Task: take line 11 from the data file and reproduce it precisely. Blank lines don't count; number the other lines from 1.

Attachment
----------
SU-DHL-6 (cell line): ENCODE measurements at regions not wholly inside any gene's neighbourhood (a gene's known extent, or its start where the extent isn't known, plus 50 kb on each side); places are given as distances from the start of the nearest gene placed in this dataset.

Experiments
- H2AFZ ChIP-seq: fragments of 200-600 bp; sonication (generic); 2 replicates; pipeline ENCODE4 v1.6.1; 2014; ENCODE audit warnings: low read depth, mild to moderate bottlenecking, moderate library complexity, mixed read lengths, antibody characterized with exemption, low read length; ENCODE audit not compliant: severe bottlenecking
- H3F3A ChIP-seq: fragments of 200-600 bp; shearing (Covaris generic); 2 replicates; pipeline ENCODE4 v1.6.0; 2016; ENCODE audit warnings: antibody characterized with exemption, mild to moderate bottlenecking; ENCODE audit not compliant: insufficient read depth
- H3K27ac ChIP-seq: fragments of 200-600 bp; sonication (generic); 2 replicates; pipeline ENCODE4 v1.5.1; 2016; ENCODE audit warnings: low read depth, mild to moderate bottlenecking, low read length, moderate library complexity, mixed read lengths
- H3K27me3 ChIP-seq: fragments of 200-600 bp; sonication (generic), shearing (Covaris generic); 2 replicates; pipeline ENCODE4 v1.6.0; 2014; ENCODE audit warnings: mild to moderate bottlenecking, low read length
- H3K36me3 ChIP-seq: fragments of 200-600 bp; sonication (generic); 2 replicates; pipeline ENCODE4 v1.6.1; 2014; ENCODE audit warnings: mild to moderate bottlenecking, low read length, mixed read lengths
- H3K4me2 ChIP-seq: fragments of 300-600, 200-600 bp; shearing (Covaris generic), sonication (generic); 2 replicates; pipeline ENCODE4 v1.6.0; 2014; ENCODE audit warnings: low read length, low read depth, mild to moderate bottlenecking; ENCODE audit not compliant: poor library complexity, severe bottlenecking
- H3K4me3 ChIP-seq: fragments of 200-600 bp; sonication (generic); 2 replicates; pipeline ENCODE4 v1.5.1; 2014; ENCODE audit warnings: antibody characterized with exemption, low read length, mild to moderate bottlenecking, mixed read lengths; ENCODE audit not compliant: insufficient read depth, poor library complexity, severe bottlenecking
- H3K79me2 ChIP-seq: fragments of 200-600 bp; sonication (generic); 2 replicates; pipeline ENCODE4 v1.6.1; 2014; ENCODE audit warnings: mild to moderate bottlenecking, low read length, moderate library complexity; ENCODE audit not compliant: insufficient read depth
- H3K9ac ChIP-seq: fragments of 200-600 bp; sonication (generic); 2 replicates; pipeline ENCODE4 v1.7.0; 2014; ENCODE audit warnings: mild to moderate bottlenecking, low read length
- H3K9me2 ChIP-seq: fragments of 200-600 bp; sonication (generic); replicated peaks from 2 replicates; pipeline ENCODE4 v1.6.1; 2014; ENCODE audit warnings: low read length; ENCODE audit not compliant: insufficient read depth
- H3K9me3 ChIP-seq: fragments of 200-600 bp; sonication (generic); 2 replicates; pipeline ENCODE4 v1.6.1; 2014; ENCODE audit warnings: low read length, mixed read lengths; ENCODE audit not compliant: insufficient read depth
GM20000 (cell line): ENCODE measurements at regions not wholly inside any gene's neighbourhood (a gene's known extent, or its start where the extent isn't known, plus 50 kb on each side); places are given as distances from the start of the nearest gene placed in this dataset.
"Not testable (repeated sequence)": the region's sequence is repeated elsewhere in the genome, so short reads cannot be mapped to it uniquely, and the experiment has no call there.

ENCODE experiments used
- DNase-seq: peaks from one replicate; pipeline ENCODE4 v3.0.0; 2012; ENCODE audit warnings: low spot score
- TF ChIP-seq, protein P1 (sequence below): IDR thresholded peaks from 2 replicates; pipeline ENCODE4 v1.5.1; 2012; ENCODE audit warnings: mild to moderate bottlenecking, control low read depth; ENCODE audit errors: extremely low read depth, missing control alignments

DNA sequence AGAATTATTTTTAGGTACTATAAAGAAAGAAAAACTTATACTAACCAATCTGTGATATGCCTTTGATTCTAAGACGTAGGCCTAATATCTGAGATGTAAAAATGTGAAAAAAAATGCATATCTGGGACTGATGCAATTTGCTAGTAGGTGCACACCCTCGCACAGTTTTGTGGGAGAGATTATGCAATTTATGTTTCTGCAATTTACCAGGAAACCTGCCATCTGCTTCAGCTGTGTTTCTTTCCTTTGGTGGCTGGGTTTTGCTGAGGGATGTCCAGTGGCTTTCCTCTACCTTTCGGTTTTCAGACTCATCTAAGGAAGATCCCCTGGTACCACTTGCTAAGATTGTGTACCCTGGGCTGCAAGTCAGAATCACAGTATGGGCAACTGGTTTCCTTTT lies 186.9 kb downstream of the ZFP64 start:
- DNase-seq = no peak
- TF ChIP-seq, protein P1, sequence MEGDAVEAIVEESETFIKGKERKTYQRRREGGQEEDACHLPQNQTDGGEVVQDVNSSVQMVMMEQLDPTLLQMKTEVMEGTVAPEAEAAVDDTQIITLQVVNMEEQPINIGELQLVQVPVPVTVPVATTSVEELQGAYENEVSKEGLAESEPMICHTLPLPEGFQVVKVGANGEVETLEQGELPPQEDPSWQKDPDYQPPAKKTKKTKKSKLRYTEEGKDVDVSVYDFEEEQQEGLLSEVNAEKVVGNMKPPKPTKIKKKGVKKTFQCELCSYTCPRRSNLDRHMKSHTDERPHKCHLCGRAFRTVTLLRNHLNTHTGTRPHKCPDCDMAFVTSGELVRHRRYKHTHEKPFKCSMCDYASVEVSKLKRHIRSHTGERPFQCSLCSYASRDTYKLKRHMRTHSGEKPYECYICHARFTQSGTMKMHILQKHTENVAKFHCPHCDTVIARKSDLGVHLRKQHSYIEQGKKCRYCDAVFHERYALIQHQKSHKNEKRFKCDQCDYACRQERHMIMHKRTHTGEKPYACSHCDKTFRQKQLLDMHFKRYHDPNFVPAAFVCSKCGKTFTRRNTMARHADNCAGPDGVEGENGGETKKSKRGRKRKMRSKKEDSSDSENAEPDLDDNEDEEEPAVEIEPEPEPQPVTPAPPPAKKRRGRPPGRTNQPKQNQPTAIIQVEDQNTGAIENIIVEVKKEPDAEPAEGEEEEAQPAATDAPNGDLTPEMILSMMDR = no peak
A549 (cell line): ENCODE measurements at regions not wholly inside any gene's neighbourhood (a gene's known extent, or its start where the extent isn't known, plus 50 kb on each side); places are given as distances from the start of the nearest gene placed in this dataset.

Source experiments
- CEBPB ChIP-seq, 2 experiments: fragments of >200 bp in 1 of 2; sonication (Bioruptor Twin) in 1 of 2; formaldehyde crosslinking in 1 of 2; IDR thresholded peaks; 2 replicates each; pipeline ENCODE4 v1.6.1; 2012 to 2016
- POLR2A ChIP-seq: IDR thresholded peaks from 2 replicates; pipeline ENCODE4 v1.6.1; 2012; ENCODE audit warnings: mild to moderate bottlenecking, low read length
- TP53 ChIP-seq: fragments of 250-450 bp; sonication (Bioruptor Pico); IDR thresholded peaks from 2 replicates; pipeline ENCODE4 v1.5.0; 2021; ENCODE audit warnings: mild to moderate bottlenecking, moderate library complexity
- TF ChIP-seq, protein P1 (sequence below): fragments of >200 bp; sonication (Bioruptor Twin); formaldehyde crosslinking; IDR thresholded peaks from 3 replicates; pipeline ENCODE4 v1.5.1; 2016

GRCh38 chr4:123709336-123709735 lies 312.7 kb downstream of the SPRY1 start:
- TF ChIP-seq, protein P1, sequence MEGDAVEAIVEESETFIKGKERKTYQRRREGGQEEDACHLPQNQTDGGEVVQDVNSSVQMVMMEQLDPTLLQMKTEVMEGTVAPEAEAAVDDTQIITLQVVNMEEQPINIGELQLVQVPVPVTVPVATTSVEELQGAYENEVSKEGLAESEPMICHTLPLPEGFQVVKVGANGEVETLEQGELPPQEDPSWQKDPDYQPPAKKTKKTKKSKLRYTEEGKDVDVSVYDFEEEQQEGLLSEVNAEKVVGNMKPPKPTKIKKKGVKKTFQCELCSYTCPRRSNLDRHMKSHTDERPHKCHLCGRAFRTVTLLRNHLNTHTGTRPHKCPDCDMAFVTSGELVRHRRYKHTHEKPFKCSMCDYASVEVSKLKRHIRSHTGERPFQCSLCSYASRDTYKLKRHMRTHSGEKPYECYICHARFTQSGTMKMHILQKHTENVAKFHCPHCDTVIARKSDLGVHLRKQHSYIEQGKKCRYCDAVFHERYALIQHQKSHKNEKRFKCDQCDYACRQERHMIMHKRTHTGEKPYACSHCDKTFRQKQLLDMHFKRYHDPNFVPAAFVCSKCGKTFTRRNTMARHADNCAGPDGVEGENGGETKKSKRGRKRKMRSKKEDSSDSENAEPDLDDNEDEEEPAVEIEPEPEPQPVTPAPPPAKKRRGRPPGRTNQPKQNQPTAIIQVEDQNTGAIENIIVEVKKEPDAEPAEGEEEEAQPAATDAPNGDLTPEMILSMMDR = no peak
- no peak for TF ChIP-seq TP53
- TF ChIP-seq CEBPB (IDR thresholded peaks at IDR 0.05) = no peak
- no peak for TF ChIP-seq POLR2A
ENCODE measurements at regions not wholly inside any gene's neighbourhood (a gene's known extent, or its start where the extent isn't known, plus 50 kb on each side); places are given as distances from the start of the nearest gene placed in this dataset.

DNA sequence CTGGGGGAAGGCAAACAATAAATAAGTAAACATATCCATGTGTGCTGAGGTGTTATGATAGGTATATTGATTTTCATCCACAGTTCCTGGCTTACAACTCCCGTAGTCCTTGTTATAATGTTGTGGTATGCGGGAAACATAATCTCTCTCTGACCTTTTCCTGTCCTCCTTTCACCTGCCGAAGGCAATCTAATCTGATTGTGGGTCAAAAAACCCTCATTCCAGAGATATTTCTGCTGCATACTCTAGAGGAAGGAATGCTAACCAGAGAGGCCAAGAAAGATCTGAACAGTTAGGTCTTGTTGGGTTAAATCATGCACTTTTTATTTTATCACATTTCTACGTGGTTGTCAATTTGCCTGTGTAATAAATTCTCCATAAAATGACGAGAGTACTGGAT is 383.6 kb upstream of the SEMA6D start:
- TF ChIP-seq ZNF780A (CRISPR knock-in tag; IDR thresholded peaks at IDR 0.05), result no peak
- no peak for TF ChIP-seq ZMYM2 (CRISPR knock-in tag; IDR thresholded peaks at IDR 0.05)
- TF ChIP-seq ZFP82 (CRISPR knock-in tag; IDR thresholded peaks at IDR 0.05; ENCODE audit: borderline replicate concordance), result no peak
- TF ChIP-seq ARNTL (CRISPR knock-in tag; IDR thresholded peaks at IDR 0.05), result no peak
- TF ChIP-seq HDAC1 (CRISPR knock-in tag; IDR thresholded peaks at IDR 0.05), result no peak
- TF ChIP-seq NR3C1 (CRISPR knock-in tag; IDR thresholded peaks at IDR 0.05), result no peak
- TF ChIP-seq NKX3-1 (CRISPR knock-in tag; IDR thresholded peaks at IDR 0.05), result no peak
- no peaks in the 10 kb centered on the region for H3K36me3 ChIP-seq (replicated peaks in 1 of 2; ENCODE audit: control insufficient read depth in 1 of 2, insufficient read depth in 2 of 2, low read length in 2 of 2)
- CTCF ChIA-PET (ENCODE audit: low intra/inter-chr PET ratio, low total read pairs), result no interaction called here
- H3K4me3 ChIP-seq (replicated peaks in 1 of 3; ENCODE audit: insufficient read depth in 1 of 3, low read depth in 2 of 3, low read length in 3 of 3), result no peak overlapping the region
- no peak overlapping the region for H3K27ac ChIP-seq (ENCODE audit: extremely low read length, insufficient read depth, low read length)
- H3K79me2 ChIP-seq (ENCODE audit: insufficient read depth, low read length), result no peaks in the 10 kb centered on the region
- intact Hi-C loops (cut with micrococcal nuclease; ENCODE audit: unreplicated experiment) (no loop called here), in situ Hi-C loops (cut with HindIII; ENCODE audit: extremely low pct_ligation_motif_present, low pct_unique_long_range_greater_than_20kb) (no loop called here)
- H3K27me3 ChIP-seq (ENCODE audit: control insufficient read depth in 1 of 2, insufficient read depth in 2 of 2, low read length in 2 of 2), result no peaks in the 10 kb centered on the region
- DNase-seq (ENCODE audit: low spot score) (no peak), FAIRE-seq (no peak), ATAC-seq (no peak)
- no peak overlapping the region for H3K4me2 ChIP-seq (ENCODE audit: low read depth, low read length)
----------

- H3K9ac ChIP-seq: fragments of 200-600 bp; sonication (generic); 2 replicates; pipeline ENCODE4 v1.7.0; 2014; ENCODE audit warnings: mild to moderate bottlenecking, low read length